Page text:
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AP-HP: Using knowledge graphs to structure patient data


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Using knowledge graphs to structure patient data

Since February 2020, Lettria has been working closely with the AP-HP as part of the BoPA Innovation Chair, which was launched by the AP-HP Foundation and the Institut Mines-Télécom.

A few words about AP-HP

With nearly 40 hospitals, the Assistance Publiques Hôpitaux de Paris (AP-HP) is the largest university hospital in Europe, and the largest employer in the Paris region (100,000 employees). AP-HP has been running the BoPA innovation chair since 2020.

Its objective is to identify the problems of the operating room in order to provide human and technological solutions. This innovative project is based on 5 major systemic blocks: the Human Factor Block, the Viz Block, the Bot Block, the Light Block, the Touch Block and the Box Block (an analogy with the black box in aeronautics).

They cover the fields of surgeon-patient communication, surgical image capture, natural language analysis in the operating room, augmented reality using digital twins or fluorescent light, collaborative robotics or cobotics (design of collaborative robots), and the protection of operating room and patient data.

The consortium includes many academic institutions, such as INRIA, Institut Mines-Télécom and Université Paris-Sacaly. It brings together leading researchers in the fields of Virtual Reality, digital twins and Artificial Intelligence.

Language processing to relieve the burden on care teams

Our team offers its technology and expertise in Natural Language Processing (NLP) to solve one of the major challenges of the hospitals of tomorrow: freeing administrative and medical teams from the management of patient reports.

These reports are present at all key moments of the patient journey (pre-, peri- and post-operation) and constitute a real headache for the business teams. Whether they are verbal (surgeon's voice recorder) or written, they constantly change in form and contain technical terms.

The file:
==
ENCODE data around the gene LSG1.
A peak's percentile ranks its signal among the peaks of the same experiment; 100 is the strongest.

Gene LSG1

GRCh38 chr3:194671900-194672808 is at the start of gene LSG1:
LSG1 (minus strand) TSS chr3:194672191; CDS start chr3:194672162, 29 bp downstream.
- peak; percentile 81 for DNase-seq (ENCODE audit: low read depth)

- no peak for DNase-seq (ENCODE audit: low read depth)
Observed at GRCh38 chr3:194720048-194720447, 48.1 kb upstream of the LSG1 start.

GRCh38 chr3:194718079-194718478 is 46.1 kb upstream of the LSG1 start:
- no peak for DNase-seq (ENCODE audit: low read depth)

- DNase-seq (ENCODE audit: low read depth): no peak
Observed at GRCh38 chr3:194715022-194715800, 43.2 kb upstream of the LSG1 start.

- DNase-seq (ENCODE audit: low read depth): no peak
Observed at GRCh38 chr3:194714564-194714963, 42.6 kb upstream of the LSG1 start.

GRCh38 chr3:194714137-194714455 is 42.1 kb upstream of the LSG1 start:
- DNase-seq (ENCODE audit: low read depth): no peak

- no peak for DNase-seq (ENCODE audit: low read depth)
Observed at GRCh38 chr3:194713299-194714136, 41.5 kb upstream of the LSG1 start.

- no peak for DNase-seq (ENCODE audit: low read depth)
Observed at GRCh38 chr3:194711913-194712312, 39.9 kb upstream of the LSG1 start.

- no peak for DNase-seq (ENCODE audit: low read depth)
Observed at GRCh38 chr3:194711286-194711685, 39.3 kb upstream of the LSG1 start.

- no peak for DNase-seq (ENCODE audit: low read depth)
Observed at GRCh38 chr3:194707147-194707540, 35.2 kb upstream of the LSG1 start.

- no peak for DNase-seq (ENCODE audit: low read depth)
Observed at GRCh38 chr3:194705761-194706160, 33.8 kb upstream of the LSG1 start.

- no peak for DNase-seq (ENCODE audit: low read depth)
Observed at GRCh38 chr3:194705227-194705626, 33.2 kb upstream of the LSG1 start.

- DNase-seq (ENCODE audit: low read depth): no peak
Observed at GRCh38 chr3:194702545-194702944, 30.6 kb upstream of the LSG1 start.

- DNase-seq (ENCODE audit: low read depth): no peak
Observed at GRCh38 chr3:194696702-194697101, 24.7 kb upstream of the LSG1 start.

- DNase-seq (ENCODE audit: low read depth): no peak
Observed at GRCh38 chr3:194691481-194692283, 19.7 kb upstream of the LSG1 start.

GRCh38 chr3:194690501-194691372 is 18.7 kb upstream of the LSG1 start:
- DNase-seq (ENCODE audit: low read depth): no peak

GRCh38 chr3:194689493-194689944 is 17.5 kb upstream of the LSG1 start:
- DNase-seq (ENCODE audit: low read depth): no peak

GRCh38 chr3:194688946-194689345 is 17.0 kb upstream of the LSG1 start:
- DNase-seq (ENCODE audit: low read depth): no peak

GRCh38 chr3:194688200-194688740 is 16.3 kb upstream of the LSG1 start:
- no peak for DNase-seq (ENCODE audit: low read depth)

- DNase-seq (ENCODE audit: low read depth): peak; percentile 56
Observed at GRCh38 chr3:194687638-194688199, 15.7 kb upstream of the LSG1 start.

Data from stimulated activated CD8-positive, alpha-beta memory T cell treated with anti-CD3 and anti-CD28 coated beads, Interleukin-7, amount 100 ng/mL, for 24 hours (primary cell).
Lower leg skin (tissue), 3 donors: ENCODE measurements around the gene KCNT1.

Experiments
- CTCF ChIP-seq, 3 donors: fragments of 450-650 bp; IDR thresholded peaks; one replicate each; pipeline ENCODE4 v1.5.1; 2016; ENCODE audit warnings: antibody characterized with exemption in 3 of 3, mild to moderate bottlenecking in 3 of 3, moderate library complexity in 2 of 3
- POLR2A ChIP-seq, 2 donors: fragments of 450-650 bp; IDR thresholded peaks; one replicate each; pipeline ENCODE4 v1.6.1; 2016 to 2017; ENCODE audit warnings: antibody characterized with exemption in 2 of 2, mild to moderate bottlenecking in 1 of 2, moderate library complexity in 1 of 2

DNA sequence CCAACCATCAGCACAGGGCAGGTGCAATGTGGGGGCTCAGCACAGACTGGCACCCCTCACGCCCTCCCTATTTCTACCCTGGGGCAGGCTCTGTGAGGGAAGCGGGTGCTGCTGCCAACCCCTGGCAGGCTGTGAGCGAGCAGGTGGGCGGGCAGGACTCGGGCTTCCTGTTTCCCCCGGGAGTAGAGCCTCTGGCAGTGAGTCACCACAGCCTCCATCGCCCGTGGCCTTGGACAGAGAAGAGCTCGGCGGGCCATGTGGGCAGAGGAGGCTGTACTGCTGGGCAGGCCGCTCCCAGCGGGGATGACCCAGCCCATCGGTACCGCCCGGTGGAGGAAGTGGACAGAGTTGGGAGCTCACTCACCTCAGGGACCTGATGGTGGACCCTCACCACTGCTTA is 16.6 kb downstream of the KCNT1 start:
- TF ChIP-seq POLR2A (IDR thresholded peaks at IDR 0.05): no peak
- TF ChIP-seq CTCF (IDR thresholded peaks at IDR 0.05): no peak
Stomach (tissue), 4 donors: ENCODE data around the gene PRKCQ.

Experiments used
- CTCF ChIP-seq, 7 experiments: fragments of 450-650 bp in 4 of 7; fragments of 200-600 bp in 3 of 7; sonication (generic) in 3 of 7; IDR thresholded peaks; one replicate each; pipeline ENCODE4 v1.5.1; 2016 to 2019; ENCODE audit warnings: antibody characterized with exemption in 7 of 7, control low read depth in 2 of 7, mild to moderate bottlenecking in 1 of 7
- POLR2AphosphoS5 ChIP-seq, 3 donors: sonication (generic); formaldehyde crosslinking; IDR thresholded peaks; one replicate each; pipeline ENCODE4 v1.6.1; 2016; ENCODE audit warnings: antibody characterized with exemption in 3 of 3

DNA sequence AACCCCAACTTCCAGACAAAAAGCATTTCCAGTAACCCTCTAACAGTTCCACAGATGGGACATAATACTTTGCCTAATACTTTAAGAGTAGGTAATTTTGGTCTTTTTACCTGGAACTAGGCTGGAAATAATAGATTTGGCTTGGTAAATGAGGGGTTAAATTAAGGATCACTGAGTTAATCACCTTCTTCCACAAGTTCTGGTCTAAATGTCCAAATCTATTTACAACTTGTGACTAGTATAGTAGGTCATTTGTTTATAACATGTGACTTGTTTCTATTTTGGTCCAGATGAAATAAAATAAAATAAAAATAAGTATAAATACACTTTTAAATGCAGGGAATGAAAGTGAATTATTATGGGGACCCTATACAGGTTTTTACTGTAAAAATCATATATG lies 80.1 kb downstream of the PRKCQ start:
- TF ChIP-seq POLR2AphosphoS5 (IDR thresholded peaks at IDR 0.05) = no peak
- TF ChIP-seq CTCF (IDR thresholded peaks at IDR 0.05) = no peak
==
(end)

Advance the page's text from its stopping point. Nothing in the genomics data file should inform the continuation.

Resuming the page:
For a simple voice dictation, 3 steps are necessary:

  • The dictation is transcribed by hand by a secretary.
  • The text is then input into a report on the hospital's letterhead by another department.
  • This report is then analyzed by a medical secretary to detect key variables about the patient, which will be added to the Electronic Health Record (EHR).

The human time spent on a report is estimated at 25 minutes.

Helping the machine understand medical language

Thanks to speech recognition technologies (or Speech-to-text), it is now possible to automatically transcribe audio and transform it into text. Subsequently, Automatic Language Processing (ALP) technologies are invoked to automatically analyze the text and extract key information, such as important patient variables.

A collaboration with surgeons during the COVID period

It took three months for the surgeons at the Paul-Brousse Hepato-Biliary Center and the Lettria teams to create the language model specific to the healthcare sector. In the midst of the COVID pandemic, this was a real achievement!

Thanks to the unique project management platform, we were able to jointly teach the machine to read medical reports and understand technical terminology.

Screen APHP.png

View of the collaborative medical dictionary editing platform.


After an initial prototyping and testing phase, the solution was validated by the AP-HP management and will be put into production in the coming months in several hospitals. The expected gains are significant since several tens of thousands of reports could be automatically analyzed each month,

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